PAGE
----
Pas mon ami Pierrot

Will Robin over at New Music Box had the inspired idea to write an homage to the Pierrot ensemble, since the centennial of Pierrot Lunaire is upon us. The flute/clarinet/violin/cello/piano combination took a few decades to take off, but it has conquered: we are awash in such ensembles, and no student achieves professional status until he or she has written his or her "Pierrot piece." It's the lingua franca of the (academic) new-music performance world. As I mentioned in a comment there, I'm not thrilled about the development. I wrote one piece … [Read more...]

One Less Critic

I've been meaning to mention that my March profile of David Borden was my last "American Composer" column for Chamber Music magazine. It was a great gig, but in recent years it was becoming an onerous burden to interrupt my other projects every two months and have to get my head into someone else's music. Overall I wrote 69 articles for the bimonthly magazine from 1998 to 2012, profiling 61 composers individually plus several others in the September articles I wrote about more general subjects. When I started, my predecessors in that column … [Read more...]

The Line Between A and B

Some of you may recall the Consumers Guides, the full-page record review columns, that we used to run in the Village Voice. They may still do so, I haven't looked in years. The format and its accompanying grading system were invented during the late medieval era by the Voice's dean of critics Bob Christgau; at least, so the legend was passed down to me by my forefathers, whose knowledge I would never presume to challenge. The grading system was intended to be unalterably strict. A B was the top grade for music that would be considered excellent … [Read more...]

Strange Bedfellows Department

Here's a pop quiz for a lazy summer day. One person played a role in advancing the reputations of both Charles Ives and Ronald Reagan. Who was it? I'll save up answers until I get a few before posting them. * * * * * * * * * * * * * * * * * * * * UPDATE: Wow, I'm rather surprised no right answers today, but the experiment does confirm something about my perception of the literature. Henry Bellamann (1882-1945) was one of the first people to respond to receipt of Ives's Concord Sonata, the first to write an appreciative public … [Read more...]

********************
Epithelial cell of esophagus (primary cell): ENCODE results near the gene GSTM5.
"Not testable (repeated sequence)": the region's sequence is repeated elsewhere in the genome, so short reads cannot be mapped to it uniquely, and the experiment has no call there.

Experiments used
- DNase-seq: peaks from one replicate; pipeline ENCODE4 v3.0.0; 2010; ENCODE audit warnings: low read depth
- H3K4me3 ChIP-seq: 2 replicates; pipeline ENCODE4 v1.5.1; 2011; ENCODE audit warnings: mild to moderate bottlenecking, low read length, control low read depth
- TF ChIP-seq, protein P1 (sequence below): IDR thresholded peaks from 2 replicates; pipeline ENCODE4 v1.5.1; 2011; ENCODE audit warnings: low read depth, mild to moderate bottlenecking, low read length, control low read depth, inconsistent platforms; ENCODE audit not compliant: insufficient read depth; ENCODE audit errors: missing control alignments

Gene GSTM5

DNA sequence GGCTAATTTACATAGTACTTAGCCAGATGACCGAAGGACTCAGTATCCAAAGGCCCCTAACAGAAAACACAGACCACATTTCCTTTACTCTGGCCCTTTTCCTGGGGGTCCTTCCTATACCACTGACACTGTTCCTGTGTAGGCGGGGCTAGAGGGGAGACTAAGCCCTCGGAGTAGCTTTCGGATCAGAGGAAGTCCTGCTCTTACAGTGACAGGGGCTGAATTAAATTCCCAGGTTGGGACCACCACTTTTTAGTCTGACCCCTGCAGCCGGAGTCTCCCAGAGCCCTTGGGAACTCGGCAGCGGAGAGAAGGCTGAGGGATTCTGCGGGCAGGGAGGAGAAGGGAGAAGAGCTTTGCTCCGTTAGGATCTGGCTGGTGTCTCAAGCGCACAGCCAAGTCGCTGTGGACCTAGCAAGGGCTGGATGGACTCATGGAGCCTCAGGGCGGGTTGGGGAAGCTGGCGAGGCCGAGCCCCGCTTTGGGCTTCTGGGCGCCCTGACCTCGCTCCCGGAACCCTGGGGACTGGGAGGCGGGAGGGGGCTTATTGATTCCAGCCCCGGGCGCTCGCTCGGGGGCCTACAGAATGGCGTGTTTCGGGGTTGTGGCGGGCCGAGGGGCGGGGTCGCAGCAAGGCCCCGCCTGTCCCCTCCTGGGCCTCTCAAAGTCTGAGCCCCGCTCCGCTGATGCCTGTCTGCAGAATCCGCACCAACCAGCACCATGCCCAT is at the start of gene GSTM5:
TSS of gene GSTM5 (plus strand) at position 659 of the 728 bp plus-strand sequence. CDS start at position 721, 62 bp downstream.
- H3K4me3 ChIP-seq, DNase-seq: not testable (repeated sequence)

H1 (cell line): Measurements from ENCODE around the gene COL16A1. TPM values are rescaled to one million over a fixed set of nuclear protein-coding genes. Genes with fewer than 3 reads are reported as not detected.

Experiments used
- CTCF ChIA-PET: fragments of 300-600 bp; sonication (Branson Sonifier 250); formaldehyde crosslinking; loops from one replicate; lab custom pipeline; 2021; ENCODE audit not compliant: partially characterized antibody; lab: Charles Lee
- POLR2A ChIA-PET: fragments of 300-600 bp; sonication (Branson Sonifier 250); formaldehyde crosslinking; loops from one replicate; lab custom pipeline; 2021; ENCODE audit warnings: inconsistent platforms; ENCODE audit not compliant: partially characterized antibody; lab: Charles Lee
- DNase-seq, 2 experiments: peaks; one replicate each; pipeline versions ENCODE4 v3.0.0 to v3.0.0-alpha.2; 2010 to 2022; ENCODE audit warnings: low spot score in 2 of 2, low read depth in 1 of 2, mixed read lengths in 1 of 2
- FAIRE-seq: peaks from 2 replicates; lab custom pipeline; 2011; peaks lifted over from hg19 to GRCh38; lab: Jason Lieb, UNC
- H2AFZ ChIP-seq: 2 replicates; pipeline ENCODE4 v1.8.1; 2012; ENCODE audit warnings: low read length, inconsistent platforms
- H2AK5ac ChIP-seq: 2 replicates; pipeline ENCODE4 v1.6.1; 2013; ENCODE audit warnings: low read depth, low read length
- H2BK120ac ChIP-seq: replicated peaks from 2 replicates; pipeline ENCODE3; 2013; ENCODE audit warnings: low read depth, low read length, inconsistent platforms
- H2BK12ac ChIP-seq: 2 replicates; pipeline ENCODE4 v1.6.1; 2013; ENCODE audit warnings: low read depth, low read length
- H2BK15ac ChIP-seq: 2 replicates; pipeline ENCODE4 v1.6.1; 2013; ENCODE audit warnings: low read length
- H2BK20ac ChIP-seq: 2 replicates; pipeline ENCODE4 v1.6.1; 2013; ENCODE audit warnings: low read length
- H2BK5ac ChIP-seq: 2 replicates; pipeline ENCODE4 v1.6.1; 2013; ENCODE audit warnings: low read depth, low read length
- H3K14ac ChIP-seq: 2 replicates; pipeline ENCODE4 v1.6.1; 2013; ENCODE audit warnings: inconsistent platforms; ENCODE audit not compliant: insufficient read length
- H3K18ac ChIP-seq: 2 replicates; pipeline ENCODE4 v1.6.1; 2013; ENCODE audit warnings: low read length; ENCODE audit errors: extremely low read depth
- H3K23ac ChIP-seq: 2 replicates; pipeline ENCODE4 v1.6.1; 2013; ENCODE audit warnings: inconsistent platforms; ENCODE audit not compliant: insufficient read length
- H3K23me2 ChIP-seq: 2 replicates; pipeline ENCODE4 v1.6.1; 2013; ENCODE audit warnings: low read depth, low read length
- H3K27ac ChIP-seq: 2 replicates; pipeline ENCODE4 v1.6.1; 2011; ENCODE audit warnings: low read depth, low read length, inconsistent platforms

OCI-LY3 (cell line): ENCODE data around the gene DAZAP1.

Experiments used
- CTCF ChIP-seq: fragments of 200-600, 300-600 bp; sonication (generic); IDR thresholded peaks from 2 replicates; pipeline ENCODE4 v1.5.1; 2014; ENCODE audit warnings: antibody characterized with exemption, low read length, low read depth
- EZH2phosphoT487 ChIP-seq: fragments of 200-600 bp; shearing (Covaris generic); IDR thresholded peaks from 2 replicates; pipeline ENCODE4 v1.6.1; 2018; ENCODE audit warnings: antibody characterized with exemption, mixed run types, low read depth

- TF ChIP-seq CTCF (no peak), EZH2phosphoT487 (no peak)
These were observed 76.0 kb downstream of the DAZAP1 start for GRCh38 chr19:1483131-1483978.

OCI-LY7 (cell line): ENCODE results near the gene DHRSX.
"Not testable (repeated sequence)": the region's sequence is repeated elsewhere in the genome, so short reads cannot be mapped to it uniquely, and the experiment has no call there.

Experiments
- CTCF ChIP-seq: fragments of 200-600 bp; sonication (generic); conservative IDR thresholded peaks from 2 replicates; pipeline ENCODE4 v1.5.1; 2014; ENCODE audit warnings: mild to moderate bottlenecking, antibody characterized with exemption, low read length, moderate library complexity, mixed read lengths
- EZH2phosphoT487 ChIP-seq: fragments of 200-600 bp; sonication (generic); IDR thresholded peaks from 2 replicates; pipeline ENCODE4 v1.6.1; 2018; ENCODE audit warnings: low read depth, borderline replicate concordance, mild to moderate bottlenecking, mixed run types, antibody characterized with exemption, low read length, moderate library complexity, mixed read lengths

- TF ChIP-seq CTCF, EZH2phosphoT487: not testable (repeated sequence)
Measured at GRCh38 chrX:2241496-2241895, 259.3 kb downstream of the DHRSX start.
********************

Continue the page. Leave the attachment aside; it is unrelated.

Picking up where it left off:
Literature as a Mirror


I've been devouring novels all my life. I discovered Louisa May Alcott in third or fourth grade, and, having inhaled Little Women and Little Men, would quietly slip library copies of her lesser-known books into my backback, knowing that the Texas bullies who kept an eye on me would declare open season if they caught me carrying femmy-looking titles like Rose in Bloom or Jack and Jill. I remember that I was reading The House of the Seven Gables in July, 1969, because my mother dragged me away from it to come watch the moon landing. It’s kind of … [Read more...]

The New Yorker of My Dreams

In a vivid dream, I took my son to a new day-care center. (In waking life, he's a 27-year-old rock star on his way back today from a gig in Denmark.) I stayed around to observe the class, and was appalled at how simplistic the musical activities were. I was carrying around a large metal can, like a lidded watering can, in which I kept all the knowledge of music I go around disseminating, but it was unwieldy, and I kept bumping people with it. I ran into Alex Ross, who sympathized and explained to me that one could never draw from the general … [Read more...]